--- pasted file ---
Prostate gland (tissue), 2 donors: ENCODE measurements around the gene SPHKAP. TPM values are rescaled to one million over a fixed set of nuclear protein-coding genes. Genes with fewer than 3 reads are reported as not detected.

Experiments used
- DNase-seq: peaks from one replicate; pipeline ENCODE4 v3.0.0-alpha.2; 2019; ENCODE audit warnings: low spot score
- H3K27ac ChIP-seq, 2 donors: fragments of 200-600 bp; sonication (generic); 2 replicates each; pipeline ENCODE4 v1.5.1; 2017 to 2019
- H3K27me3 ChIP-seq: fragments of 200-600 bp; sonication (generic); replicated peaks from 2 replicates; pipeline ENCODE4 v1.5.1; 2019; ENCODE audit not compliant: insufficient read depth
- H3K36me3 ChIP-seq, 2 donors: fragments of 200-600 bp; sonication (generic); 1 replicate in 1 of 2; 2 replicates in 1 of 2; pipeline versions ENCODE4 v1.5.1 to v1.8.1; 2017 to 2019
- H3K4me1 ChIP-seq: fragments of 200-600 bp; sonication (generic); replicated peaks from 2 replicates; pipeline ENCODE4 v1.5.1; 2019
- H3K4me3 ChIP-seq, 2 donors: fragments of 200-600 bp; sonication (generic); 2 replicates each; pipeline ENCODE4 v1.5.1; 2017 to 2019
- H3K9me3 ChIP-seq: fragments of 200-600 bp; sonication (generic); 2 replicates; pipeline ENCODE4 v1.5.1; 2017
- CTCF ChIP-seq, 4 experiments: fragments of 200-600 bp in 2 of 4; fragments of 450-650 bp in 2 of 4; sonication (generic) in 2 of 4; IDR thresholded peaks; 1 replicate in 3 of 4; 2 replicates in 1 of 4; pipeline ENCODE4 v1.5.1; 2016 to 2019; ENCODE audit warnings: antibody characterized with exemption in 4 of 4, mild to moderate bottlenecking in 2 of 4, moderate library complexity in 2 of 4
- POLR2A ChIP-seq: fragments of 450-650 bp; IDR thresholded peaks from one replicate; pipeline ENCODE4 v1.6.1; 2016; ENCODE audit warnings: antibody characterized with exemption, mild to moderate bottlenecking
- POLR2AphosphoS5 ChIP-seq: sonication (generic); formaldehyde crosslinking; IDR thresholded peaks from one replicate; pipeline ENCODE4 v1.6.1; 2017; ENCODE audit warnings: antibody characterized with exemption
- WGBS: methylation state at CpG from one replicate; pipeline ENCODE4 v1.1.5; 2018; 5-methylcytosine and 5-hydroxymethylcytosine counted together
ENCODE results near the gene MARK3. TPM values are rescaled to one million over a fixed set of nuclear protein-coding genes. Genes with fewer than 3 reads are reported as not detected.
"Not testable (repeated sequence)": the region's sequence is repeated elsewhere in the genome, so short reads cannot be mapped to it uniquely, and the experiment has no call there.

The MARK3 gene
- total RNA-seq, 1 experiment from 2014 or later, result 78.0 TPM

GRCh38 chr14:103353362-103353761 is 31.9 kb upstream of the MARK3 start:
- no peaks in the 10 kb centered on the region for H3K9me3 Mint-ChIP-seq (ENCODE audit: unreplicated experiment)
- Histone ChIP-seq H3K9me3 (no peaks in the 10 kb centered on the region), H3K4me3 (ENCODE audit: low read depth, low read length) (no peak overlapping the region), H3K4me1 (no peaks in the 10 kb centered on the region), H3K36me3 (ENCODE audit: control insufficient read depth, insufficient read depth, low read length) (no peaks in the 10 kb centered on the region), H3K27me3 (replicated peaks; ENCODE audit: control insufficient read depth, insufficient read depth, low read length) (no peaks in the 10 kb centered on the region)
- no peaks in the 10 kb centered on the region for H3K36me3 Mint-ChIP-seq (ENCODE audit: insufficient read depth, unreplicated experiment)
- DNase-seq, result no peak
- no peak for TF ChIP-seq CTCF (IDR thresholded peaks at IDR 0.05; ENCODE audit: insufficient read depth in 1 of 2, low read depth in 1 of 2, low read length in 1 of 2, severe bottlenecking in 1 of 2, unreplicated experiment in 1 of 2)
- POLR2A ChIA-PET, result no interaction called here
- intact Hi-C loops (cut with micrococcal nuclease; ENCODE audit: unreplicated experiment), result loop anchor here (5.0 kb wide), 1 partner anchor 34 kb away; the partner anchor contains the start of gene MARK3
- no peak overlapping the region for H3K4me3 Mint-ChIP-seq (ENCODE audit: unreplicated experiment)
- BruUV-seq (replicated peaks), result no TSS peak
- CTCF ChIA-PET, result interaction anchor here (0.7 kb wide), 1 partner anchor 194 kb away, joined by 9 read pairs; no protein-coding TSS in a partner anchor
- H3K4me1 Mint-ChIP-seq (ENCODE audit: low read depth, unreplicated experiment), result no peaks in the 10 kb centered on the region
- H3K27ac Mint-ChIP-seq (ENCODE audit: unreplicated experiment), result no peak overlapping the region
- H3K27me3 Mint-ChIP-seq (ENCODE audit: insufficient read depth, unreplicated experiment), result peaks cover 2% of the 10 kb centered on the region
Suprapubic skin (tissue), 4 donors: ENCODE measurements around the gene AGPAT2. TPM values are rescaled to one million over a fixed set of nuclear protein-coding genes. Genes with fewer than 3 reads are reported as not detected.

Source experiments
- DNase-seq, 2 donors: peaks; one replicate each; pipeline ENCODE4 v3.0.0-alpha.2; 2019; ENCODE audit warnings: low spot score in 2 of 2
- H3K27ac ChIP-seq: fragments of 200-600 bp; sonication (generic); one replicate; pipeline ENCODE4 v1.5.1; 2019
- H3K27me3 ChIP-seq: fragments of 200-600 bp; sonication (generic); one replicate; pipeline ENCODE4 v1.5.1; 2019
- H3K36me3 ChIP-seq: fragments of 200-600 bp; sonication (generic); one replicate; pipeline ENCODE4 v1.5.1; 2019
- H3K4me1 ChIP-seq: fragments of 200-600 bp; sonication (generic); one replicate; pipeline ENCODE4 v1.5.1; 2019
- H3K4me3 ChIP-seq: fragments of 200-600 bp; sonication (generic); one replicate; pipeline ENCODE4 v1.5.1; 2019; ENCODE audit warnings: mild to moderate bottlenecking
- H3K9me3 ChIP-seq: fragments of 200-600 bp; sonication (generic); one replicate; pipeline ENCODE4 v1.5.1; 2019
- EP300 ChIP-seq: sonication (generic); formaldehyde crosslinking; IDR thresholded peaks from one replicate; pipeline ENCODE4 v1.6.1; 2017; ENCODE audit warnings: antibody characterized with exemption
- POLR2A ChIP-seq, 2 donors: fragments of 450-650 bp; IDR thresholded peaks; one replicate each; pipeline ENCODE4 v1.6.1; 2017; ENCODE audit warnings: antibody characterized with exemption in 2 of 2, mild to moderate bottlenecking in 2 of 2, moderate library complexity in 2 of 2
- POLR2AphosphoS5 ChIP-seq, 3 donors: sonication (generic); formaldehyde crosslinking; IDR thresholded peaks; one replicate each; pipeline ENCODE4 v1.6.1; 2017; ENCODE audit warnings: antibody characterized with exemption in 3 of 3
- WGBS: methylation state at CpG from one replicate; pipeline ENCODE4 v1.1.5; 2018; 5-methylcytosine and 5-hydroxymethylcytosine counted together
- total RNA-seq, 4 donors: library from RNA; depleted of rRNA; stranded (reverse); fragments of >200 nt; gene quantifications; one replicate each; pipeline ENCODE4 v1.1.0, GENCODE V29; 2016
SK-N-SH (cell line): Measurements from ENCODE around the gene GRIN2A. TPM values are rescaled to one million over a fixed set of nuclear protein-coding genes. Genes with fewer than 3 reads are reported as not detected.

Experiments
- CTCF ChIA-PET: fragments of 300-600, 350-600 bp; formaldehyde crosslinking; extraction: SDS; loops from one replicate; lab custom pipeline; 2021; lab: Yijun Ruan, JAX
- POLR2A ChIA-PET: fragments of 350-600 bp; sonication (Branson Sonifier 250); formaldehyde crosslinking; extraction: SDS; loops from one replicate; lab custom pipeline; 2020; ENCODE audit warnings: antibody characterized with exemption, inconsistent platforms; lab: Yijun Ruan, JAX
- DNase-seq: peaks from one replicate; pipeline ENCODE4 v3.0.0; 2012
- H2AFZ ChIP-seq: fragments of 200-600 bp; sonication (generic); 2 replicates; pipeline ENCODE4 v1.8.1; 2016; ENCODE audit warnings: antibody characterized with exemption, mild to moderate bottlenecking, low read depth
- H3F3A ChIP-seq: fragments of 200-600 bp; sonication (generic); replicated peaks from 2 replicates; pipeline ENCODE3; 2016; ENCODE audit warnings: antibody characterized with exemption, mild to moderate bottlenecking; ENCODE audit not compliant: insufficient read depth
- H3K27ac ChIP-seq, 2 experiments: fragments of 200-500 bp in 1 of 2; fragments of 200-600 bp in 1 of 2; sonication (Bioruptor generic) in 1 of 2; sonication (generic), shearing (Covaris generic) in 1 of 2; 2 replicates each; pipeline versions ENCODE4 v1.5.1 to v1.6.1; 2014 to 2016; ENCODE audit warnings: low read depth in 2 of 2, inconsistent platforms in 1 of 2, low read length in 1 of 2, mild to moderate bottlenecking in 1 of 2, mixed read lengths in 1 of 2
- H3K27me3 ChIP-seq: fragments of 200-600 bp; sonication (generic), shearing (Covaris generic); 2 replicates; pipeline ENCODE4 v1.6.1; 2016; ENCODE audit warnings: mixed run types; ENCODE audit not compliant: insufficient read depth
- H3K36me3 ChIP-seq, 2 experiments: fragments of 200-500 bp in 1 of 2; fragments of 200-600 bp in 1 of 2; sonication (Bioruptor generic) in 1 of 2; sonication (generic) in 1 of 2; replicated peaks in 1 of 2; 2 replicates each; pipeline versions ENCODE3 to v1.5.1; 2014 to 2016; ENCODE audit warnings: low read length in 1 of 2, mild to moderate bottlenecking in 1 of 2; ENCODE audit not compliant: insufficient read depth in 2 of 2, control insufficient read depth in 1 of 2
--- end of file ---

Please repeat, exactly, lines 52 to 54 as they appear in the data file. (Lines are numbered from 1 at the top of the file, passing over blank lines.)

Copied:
- H3F3A ChIP-seq: fragments of 200-600 bp; sonication (generic); replicated peaks from 2 replicates; pipeline ENCODE3; 2016; ENCODE audit warnings: antibody characterized with exemption, mild to moderate bottlenecking; ENCODE audit not compliant: insufficient read depth
- H3K27ac ChIP-seq, 2 experiments: fragments of 200-500 bp in 1 of 2; fragments of 200-600 bp in 1 of 2; sonication (Bioruptor generic) in 1 of 2; sonication (generic), shearing (Covaris generic) in 1 of 2; 2 replicates each; pipeline versions ENCODE4 v1.5.1 to v1.6.1; 2014 to 2016; ENCODE audit warnings: low read depth in 2 of 2, inconsistent platforms in 1 of 2, low read length in 1 of 2, mild to moderate bottlenecking in 1 of 2, mixed read lengths in 1 of 2
- H3K27me3 ChIP-seq: fragments of 200-600 bp; sonication (generic), shearing (Covaris generic); 2 replicates; pipeline ENCODE4 v1.6.1; 2016; ENCODE audit warnings: mixed run types; ENCODE audit not compliant: insufficient read depth